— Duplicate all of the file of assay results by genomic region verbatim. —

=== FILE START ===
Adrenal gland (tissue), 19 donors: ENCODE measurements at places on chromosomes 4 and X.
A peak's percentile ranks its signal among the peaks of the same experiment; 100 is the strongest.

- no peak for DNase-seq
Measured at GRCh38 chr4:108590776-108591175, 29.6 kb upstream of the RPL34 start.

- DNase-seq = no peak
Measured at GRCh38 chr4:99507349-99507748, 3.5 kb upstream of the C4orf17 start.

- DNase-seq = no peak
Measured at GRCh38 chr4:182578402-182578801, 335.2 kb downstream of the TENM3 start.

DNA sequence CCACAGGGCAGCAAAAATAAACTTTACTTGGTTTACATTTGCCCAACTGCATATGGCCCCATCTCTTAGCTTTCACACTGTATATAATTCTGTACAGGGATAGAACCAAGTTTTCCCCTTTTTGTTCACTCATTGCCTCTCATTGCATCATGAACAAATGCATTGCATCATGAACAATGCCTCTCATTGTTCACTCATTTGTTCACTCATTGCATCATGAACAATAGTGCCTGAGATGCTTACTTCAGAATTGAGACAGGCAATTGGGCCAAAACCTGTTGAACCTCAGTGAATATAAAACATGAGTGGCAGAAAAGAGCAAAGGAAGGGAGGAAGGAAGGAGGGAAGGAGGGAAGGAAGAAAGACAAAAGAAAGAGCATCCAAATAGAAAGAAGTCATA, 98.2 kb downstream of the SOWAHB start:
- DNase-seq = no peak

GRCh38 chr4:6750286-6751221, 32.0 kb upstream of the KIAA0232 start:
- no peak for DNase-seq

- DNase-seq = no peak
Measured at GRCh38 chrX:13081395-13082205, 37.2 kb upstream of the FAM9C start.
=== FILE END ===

Adrenal gland (tissue), 19 donors: ENCODE measurements at places on chromosomes 4 and X.
A peak's percentile ranks its signal among the peaks of the same experiment; 100 is the strongest.

- no peak for DNase-seq
Measured at GRCh38 chr4:108590776-108591175, 29.6 kb upstream of the RPL34 start.

- DNase-seq = no peak
Measured at GRCh38 chr4:99507349-99507748, 3.5 kb upstream of the C4orf17 start.

- DNase-seq = no peak
Measured at GRCh38 chr4:182578402-182578801, 335.2 kb downstream of the TENM3 start.

DNA sequence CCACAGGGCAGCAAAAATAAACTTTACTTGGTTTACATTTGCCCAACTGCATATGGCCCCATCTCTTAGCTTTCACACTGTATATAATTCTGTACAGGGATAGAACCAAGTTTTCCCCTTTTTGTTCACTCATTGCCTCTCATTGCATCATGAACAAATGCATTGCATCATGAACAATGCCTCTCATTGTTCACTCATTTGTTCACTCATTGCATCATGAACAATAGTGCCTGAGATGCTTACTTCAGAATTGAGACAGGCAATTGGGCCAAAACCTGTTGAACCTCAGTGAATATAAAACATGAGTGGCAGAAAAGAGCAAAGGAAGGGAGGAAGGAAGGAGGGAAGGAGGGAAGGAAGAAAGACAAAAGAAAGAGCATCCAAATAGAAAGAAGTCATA, 98.2 kb downstream of the SOWAHB start:
- DNase-seq = no peak

GRCh38 chr4:6750286-6751221, 32.0 kb upstream of the KIAA0232 start:
- no peak for DNase-seq

- DNase-seq = no peak
Measured at GRCh38 chrX:13081395-13082205, 37.2 kb upstream of the FAM9C start.